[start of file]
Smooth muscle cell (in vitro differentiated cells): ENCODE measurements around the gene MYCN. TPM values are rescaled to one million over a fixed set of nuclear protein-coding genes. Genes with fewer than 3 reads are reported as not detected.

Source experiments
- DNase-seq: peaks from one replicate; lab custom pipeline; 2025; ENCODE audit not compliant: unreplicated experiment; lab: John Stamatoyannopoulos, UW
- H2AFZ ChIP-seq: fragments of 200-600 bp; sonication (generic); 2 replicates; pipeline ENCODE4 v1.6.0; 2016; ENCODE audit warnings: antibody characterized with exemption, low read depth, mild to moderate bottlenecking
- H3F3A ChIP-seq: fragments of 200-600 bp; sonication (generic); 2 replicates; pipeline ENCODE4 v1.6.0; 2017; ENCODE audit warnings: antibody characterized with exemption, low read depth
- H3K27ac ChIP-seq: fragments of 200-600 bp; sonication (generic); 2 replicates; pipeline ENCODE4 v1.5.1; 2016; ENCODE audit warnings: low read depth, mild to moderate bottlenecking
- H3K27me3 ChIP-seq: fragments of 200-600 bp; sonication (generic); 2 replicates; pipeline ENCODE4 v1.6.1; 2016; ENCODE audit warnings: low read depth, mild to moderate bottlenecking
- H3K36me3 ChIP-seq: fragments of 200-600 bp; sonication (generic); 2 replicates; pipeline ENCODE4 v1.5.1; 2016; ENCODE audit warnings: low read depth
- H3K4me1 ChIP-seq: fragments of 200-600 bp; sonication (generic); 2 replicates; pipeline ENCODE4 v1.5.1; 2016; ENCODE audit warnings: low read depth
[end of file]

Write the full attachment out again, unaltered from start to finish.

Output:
Smooth muscle cell (in vitro differentiated cells): ENCODE measurements around the gene MYCN. TPM values are rescaled to one million over a fixed set of nuclear protein-coding genes. Genes with fewer than 3 reads are reported as not detected.

Source experiments
- DNase-seq: peaks from one replicate; lab custom pipeline; 2025; ENCODE audit not compliant: unreplicated experiment; lab: John Stamatoyannopoulos, UW
- H2AFZ ChIP-seq: fragments of 200-600 bp; sonication (generic); 2 replicates; pipeline ENCODE4 v1.6.0; 2016; ENCODE audit warnings: antibody characterized with exemption, low read depth, mild to moderate bottlenecking
- H3F3A ChIP-seq: fragments of 200-600 bp; sonication (generic); 2 replicates; pipeline ENCODE4 v1.6.0; 2017; ENCODE audit warnings: antibody characterized with exemption, low read depth
- H3K27ac ChIP-seq: fragments of 200-600 bp; sonication (generic); 2 replicates; pipeline ENCODE4 v1.5.1; 2016; ENCODE audit warnings: low read depth, mild to moderate bottlenecking
- H3K27me3 ChIP-seq: fragments of 200-600 bp; sonication (generic); 2 replicates; pipeline ENCODE4 v1.6.1; 2016; ENCODE audit warnings: low read depth, mild to moderate bottlenecking
- H3K36me3 ChIP-seq: fragments of 200-600 bp; sonication (generic); 2 replicates; pipeline ENCODE4 v1.5.1; 2016; ENCODE audit warnings: low read depth
- H3K4me1 ChIP-seq: fragments of 200-600 bp; sonication (generic); 2 replicates; pipeline ENCODE4 v1.5.1; 2016; ENCODE audit warnings: low read depth